(Windsor, ON, Canada)

This year, in the month of June, 2019, it will be almost fifty years since Smt. Indira Gandhi, Prime Minister of India, made an official state visit to Mauritius and spent a week amongst us and touched our newly independent country in more ways than one can imagine. I am sure everyone who was around at that auspicious time, still remembers that historic event.  Smt. Gandhi was the first foreign Head of State to visit our land, which had achieved Independence barely a couple of years earlier — that is in 1968.

MAURITIUS welcomed its freedom from British rule as a colony on March 12, 1968. The day was marked with an imposing flag-raising ceremony at the Champ de Mars, Port Louis, where, at the stroke of noon sharp, the British Union Jack was lowered for the last time in Mauritius and our brilliant new quadricolour-striped national flag (Red, Blue, Green and Yellow) was hoisted for the first time to the stirring strumming of “Motherland” — our country’s new national anthem –symbolizing our accession to nationhood. A new era had begun for Mauritius.

Sure, independence did not come easy to Mauritius. The struggle led by the progressive forces in the country, spearheaded by the likes of Dr. Seewoosagur Ramgoolam, Renganaden Seeneevassen, Guy Rozemont, Abdul Razack Mohamed, Sookdeo Bissoondoyal, Satcam Boolell and many others, went on for decades and enormous sacrifices were made in the face of the hurdles set up by the conservative oligarchy but, in the end, the power of the people, of the working class prevailed. The independence forces, led by (Sir) Seewoosagur Ramgoolam, won a decisive victory in the crucial general election held in 1967 and Mauritius days as a colony were decidedly over.

“Bain de foule” for Smt. Indira Gandhi at the Champ de Mars, Port Louis, where a mammoth crowd had turned up to greet and applaud her

The Prime Minister, Sir Seewoosagur Ramgoolam, who had been the top politician in the country for the past decades before ascending to the office of Premier and de-facto leader of the progressive forces, would come to be affectionately called “the Father of the Mauritian Nation.” In 1970, he took the highly popular step to extend an invitation to Smt. Indira Gandhi, Prime Minister of India, for a state visit to Mauritius following a very successful official visit of his own in the company of his External Affairs Minister, the Hon. Gaetan Duval, to the Indian sub-continent. And, to joy of all Mauritius, the Indian Prime Minister accepted the invite, which was scheduled for June 2-6 of that year. As Mauritius got ready to welcome the popular Indian Prime Minister, excitement about the visit grew in the country. Smt. Indira Gandhi was viewed as more than a leader. She was, like her late father, Pt. Jawaharlall Nehru, a stateswoman and a highly popular figure on the world stage, justly loved and admired by thousands in Mauritius as well as in her native India and also around the world.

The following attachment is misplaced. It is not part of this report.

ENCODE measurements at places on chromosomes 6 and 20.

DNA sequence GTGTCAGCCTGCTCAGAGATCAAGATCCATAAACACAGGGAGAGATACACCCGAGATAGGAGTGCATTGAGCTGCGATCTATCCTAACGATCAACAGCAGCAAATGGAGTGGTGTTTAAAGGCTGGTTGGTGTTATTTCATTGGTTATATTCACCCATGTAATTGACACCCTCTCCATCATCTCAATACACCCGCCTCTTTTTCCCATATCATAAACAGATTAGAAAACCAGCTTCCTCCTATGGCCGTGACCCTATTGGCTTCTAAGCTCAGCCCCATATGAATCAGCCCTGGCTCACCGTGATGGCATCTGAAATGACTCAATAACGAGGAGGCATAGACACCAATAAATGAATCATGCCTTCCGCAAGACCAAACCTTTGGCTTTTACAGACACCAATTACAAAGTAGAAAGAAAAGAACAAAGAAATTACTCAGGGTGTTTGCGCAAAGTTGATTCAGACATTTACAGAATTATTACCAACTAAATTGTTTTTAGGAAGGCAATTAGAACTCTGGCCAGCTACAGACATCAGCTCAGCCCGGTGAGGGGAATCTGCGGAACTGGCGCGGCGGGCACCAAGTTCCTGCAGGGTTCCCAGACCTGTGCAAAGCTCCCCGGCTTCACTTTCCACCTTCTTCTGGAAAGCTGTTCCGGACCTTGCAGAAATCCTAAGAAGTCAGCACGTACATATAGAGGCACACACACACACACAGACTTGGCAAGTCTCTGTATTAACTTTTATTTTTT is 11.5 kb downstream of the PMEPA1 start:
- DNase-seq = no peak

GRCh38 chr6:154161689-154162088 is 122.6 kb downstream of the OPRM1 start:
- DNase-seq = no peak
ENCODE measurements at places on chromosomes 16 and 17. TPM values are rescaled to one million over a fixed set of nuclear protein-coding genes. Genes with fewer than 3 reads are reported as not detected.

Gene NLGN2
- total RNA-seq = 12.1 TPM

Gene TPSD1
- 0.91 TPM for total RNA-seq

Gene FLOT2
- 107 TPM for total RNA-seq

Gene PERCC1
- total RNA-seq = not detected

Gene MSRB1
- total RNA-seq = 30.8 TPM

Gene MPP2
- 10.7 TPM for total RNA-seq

Smt. Indira Gandhi, in fact, would be the first Head of State to visit independent Mauritius. Sir Seewoosagur’s decision to invite her, was, indeed, a master stroke by a veteran politician who had himself been in public life for decades and, as such, had practically met most of the world leaders during his frequent official travels abroad.  Indeed, Sir Seewoosagur, who was himself born with the century, was looked upon by many leaders in Asia, Africa and even in Europe, as an elderly statesman in his own right and, as such, was looked upon with respect and affection.

So much so, knowing well the deep cultural and emotional attachments Mauritius shares with  India and what deep roots a large segment of our population has with India, Sir Seewoosagur, by playing host to the distinguished Prime Minister of India was, at the same time, paying tribute to what Mauritius, as a new nation, owed to India culturally, politically and sentimentally and, at the same time, underlining what an important part of the Indian diaspora Mauritius was.